The producers also sought out a gratuitous celebrity guest role, and in the Python tradition, found it by casting Cameron Diaz as the voice of Sigmund Freud. Simpson says that came about through a simple e-mail request to her manager.
“We said: ‘We hope you don’t mind being typecast once again as the father of modern psychoanalysis. If you can just do it one more time, Cameron … ,’” Simpson says.
Production began with the directors working off a list of about 60 animation studios assembled by their animation producer, Justin Weyers. Timlett says they looked through each candidate’s show reel, settled on three choices for each segment, then went out to those candidates and asked them to pitch.
The concept evolved from one in which each decade of Chapman’s life would have a different style to one in which styles would be tailored to smaller segments…
“As we saw more and more ideas coming through from fantastic animators, we started to think, ‘Oh, we need that, we need that … ,’” says Simpson. “And I think that’s how we ended up with so many different styles in the film. We couldn’t decide!”
The trio put together a mood bible and each took responsibility as a point of contact for specific animators. In all, 14 different animation studios contributed to the film, all from the U.K. save for one American provider. Each provided an animatic that was used to make and test the first cut of the film. After some structural adjustments, the animators were let loose.
The process for each animator was completely different, with some constantly submitting images for feedback, while others preferred to work on their own.
“We had to really learn how to approach them very, very differently, and we had to get a sense of how they wanted to deal with us, as well,” says Timlett.
The animators brought many ideas to the project, from transitions to using graphics that convey underlying themes. Simpson says one such scene involved a long scene of dialog between Chapman and Cleese set on the Spanish island of Ibiza.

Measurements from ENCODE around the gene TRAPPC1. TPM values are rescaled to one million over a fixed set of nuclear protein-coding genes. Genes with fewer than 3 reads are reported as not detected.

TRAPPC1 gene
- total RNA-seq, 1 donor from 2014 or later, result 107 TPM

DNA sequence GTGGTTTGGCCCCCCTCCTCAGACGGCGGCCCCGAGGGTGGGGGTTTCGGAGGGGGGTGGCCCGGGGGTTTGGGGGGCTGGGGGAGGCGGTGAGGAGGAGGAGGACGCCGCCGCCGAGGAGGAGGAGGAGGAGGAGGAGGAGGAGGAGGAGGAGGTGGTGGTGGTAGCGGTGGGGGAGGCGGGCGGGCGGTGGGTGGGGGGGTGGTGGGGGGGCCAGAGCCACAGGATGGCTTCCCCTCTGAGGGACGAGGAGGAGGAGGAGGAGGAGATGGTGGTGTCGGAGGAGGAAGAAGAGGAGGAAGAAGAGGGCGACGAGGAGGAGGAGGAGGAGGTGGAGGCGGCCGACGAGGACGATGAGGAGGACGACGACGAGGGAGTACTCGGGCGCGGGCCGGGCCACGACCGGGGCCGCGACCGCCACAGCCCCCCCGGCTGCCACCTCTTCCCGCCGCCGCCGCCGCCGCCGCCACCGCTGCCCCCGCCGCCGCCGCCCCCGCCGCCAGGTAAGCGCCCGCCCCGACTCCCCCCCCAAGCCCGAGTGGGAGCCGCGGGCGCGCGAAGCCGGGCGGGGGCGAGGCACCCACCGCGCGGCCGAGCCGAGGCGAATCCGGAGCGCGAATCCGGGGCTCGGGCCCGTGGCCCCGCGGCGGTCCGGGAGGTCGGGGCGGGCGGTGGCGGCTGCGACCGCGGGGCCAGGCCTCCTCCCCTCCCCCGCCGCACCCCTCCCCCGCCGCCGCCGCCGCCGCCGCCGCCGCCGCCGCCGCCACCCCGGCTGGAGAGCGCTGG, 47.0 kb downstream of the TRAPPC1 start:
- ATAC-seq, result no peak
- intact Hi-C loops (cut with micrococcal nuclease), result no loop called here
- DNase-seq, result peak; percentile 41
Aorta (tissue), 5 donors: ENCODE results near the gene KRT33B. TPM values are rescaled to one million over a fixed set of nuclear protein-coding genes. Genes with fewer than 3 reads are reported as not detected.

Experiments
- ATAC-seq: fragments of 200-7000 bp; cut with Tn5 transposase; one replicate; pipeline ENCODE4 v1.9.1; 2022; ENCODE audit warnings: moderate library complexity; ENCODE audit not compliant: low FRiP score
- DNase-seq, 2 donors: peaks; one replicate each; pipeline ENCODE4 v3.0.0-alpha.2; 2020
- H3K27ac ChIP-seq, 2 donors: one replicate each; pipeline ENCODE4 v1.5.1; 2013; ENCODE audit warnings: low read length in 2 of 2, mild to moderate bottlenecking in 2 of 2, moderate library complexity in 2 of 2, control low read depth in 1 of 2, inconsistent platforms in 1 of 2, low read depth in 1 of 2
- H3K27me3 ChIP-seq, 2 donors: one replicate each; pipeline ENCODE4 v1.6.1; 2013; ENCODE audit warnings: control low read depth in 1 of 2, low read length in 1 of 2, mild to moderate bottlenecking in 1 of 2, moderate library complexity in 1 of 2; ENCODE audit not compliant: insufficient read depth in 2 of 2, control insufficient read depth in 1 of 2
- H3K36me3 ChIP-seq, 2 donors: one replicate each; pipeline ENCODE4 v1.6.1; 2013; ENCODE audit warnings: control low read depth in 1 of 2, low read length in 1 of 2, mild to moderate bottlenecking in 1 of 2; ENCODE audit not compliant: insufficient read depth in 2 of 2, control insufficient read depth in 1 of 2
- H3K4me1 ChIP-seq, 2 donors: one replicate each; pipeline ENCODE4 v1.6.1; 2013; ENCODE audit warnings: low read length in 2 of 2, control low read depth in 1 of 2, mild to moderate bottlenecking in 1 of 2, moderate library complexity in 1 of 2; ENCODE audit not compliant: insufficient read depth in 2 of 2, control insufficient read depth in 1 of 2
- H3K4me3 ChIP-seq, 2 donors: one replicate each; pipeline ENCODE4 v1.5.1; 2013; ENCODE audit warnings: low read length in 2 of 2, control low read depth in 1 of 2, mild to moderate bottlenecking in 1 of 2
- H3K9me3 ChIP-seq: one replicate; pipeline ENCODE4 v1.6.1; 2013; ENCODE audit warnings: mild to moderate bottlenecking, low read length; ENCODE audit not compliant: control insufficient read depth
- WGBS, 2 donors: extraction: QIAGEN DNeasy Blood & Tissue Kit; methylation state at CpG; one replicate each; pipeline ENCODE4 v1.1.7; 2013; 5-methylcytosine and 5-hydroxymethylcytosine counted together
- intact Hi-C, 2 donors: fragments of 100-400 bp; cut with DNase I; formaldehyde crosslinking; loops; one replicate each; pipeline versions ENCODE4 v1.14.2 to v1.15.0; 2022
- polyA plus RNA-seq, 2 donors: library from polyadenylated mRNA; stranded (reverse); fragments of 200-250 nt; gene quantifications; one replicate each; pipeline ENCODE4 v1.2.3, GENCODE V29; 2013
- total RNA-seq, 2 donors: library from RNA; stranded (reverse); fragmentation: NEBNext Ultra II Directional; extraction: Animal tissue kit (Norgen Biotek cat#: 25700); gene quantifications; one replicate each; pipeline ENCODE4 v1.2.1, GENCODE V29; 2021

“In the book that’s set in a house, and they mention, ‘Oh, we’re going to need bikes to explore the island.’ So we wrote that scene that they would be on bikes, plural, and then it was the animators who came up with the idea of them being on a tandem, because that’s a metaphor for John doing all the work and Graham slacking off and drinking. We were very excited when that appeared because we hadn’t even thought of that,” Simpson says.
Most of the animators were young—Simpson says the average age was 28—and many of them had to be given period reference.
“A lot of the film was set in the ’60s, ’70s and ’80s, and a lot of our animators weren’t around,” says Jones. “I’m the older of the three directors and I did have to give quite a lot of guidance.” He cites in particular a Hollywood party scene, in which such 1970s celebrities as Elvira and The Amazing Kreskin appear. “The animators were very conscientious in doing I guess what you’d call historical research referring to the ’80s.”
The process was invigorating for the directors, who found it rewarding to see so much young talent in the industry.
“From a director’s point of view it’s a joy to work with these kinds of animators who are themselves kind of directors, artists, illustrators and animators,” says Timlett.
The film has been making festival rounds, having played at the Toronto and London festivals, as well as the recent Rio de Janeiro International Film Festival. Plans are afoot for it to play the Tokyo Film Festival and possibly Berlin.
In the U.S., the film is set for a theatrical release in 3-D on Nov. 2, the same day it premieres on the Epix channel. Theatrical releases in the U.K. and Canada will follow.